TOKYO, JAPAN — Japan’s conclusion of a free trade agreement with the European Union and efforts to conclude the Comprehensive and Progressive Trans-Pacific Partnership (CPTPP) are expected to increase market competition for U.S. rice exports to Japan, according to a July 6 Global Agricultural Information Network (GAIN) report from the U.S. Department of Agriculture.

The Japan-E.U. agreement could go into effect as early as 2019, while CPTPP Member States are currently undertaking domestic procedures to ratify the agreement, the USDA said.

Traditionally, the United States has been a major supplier of rice to Japan. In 2017, Japan imported roughly $552 million in rice and rice products, of which 45.4% (approximately $251 million) was from the United States, the report said.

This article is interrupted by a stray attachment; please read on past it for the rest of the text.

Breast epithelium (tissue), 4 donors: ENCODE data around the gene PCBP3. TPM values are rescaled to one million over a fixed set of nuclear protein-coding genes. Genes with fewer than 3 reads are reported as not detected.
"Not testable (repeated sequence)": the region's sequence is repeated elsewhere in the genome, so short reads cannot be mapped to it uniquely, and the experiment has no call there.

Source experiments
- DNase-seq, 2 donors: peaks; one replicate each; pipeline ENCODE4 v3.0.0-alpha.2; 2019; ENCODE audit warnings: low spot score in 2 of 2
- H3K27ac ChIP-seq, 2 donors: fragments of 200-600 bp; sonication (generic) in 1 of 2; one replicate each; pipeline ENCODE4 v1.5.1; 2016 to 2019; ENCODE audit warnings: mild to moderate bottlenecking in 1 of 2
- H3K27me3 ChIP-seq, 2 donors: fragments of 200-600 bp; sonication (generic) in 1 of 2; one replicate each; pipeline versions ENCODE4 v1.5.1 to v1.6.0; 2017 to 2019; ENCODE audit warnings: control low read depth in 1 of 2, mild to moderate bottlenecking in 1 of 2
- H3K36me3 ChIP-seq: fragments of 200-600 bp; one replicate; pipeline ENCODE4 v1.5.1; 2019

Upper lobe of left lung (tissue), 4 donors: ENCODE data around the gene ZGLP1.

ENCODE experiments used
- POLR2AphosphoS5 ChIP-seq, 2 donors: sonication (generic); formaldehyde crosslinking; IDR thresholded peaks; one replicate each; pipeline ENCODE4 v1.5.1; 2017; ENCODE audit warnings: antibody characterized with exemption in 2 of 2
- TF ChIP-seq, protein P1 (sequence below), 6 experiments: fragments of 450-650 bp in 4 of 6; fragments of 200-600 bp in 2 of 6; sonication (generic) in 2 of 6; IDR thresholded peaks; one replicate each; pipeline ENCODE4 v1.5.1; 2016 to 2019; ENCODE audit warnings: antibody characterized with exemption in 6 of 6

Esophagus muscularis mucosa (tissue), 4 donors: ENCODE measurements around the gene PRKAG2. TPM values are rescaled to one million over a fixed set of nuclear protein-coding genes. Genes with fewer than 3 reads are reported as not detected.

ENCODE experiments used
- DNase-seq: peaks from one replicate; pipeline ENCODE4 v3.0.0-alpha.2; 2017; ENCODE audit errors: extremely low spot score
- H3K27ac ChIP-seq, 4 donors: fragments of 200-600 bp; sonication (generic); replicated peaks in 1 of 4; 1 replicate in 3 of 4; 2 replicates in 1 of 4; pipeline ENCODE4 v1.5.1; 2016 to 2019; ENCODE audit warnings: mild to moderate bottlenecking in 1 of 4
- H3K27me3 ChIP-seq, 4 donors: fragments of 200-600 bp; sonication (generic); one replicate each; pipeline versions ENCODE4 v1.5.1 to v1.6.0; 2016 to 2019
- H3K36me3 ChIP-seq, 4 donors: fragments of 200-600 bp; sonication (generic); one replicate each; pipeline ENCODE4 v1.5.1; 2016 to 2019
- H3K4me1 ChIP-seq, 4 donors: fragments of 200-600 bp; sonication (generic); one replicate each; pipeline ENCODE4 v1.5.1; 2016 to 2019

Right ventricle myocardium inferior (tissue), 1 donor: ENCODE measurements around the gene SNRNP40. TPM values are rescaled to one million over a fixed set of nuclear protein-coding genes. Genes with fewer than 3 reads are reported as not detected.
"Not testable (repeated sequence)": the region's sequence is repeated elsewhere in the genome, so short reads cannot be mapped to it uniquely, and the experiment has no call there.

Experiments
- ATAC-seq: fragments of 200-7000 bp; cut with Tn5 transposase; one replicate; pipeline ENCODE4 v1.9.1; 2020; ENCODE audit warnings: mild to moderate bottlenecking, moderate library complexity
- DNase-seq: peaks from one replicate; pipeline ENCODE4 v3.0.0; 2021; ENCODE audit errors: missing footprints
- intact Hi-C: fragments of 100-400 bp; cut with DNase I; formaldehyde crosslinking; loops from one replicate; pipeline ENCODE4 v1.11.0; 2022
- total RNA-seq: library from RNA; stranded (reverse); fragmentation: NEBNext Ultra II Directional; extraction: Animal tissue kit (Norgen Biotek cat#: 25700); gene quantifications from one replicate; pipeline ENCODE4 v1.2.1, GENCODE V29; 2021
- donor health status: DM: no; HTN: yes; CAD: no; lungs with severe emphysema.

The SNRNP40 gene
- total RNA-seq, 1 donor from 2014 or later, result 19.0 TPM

In 2017, Japan was the United States’ third largest export market for rice.

In the agreement with the E.U., Japan agreed to eliminate or reduce duties for 16 tariff lines covering rice-containing products of which Japan imports negligible volumes or for which duties were already low.

As part of the CPTPP agreement, which includes 10 other countries but not the United States, Japan reduced duties for 13 tariff lines covering rice flour preparations, rice cake and rice crackers.

“While Japanese per-capita rice consumption continues to decline, rice remains a staple food for the Japanese diet and the only grain where domestic production levels are sufficient to meet rice consumption needs,” the USDA said.